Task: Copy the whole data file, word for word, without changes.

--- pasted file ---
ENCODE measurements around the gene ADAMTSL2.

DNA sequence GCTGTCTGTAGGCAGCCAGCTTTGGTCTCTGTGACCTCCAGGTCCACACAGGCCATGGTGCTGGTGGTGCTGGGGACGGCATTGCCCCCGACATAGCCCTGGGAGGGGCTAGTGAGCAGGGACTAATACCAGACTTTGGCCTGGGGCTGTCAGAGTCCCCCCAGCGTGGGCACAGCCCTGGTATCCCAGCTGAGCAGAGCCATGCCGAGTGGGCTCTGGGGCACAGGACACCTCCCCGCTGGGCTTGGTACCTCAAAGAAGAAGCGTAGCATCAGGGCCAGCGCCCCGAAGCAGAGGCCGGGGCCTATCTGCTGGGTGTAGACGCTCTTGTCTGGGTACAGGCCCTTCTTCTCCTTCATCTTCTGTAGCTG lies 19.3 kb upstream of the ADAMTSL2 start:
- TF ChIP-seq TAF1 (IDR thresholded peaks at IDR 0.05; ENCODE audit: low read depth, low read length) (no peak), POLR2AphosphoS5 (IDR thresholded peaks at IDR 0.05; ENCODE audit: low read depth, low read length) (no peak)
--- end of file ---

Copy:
ENCODE measurements around the gene ADAMTSL2.

DNA sequence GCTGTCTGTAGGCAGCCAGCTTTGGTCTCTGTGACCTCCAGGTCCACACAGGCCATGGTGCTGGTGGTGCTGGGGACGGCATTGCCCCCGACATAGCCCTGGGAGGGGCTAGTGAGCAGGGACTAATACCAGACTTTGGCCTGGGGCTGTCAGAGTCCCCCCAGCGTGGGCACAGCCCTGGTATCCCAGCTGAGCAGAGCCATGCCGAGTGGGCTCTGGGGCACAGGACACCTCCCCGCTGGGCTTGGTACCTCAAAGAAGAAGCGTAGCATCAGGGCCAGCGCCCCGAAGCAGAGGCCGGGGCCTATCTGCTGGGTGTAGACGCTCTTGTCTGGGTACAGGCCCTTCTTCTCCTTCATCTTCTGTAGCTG lies 19.3 kb upstream of the ADAMTSL2 start:
- TF ChIP-seq TAF1 (IDR thresholded peaks at IDR 0.05; ENCODE audit: low read depth, low read length) (no peak), POLR2AphosphoS5 (IDR thresholded peaks at IDR 0.05; ENCODE audit: low read depth, low read length) (no peak)